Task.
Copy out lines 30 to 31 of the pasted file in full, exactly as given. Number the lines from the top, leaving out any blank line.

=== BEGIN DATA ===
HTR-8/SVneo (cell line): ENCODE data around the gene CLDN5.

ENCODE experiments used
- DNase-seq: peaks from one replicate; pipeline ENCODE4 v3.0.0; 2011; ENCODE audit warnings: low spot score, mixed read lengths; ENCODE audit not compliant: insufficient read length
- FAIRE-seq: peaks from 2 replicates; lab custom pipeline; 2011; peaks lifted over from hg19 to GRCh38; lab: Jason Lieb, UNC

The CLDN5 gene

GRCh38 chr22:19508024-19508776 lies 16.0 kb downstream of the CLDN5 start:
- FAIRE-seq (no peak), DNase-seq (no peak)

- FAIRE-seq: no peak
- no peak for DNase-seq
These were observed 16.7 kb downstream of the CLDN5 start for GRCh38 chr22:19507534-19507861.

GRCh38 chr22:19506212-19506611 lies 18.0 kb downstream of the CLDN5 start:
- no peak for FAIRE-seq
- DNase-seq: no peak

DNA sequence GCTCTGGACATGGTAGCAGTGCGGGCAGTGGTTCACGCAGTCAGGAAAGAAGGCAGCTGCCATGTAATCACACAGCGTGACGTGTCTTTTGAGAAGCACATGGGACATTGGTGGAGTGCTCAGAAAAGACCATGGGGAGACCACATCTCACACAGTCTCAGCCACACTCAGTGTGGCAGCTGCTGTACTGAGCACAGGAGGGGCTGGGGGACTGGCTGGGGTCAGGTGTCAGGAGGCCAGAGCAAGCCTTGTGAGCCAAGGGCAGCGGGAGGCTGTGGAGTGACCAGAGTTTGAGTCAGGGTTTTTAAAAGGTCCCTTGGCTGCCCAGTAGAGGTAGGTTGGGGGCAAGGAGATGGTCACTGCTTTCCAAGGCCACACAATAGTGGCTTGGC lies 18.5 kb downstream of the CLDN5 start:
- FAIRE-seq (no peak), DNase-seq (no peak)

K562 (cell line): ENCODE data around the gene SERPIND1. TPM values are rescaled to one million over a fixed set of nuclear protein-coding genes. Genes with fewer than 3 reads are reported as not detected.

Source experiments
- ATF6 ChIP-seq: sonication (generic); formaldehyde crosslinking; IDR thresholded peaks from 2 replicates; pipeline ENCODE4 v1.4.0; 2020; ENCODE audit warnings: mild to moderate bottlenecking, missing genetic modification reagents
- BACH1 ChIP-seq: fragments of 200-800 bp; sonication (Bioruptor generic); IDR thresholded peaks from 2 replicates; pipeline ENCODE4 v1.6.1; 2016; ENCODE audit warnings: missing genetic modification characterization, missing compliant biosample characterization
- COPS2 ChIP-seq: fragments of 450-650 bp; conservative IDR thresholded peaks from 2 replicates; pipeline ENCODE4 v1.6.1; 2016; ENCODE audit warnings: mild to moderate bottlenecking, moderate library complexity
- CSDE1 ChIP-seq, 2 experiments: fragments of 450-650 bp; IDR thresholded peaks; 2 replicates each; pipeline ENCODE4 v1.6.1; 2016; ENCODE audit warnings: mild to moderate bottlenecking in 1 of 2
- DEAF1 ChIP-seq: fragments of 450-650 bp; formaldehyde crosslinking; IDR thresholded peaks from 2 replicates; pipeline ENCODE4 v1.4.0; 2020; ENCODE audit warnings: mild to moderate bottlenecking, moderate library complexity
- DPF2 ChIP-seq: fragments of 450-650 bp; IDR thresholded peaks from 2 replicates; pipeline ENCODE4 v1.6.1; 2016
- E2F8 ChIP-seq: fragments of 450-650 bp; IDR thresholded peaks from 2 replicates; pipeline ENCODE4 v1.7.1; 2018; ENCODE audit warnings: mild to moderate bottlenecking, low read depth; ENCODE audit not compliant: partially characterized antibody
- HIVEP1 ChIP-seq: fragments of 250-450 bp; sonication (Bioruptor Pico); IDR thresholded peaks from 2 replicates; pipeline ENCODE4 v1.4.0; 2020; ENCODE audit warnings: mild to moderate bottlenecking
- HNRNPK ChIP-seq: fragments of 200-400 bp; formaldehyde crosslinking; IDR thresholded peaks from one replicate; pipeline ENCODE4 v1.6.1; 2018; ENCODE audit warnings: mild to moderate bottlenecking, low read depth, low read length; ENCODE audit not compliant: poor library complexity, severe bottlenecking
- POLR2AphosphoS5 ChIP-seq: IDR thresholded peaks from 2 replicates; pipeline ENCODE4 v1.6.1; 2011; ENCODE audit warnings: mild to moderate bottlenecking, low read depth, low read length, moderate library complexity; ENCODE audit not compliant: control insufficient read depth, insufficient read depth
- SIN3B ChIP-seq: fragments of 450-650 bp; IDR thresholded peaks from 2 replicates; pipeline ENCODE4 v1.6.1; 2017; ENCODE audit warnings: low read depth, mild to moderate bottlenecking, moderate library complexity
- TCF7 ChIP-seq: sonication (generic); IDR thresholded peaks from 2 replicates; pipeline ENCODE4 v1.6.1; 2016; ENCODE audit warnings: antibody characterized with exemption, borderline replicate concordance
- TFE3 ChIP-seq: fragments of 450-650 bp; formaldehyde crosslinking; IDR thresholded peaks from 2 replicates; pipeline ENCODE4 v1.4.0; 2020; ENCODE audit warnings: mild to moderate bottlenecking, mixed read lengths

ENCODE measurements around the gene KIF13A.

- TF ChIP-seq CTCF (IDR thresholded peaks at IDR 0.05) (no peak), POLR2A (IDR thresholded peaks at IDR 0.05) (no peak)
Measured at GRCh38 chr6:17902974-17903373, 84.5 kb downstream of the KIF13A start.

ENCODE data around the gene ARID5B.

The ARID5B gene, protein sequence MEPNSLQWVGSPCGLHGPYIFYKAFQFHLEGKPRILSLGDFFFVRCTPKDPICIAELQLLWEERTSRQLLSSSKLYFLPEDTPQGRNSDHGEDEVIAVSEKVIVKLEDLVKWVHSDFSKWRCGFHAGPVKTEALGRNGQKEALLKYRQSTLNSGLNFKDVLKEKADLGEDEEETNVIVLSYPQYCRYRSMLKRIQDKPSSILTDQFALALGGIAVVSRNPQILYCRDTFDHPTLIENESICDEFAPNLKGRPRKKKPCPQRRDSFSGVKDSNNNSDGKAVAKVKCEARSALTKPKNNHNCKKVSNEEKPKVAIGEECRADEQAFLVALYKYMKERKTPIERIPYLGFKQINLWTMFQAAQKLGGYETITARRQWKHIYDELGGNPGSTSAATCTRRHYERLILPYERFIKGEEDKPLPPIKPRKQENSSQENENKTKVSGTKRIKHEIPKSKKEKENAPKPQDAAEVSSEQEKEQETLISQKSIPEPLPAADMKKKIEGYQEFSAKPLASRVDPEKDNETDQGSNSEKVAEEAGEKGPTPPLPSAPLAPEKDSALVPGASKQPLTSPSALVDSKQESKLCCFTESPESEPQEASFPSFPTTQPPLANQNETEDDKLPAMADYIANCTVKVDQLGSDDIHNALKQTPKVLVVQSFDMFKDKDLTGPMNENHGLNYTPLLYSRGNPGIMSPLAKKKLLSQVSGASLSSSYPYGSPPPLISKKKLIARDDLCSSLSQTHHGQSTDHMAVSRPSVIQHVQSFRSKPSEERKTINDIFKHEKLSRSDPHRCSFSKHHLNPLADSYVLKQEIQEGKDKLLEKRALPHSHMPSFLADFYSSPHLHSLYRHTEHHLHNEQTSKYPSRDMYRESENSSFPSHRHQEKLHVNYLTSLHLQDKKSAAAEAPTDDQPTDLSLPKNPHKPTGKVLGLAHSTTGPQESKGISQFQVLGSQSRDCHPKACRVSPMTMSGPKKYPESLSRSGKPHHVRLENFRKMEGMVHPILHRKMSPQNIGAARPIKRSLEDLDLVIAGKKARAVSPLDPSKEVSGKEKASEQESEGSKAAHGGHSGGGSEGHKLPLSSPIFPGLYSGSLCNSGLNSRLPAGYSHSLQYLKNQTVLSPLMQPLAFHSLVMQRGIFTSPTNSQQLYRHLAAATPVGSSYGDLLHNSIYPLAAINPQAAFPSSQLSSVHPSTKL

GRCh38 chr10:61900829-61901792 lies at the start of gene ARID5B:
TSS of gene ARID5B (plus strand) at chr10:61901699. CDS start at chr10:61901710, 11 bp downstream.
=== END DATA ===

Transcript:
- TFE3 ChIP-seq: fragments of 450-650 bp; formaldehyde crosslinking; IDR thresholded peaks from 2 replicates; pipeline ENCODE4 v1.4.0; 2020; ENCODE audit warnings: mild to moderate bottlenecking, mixed read lengths

ENCODE measurements around the gene KIF13A.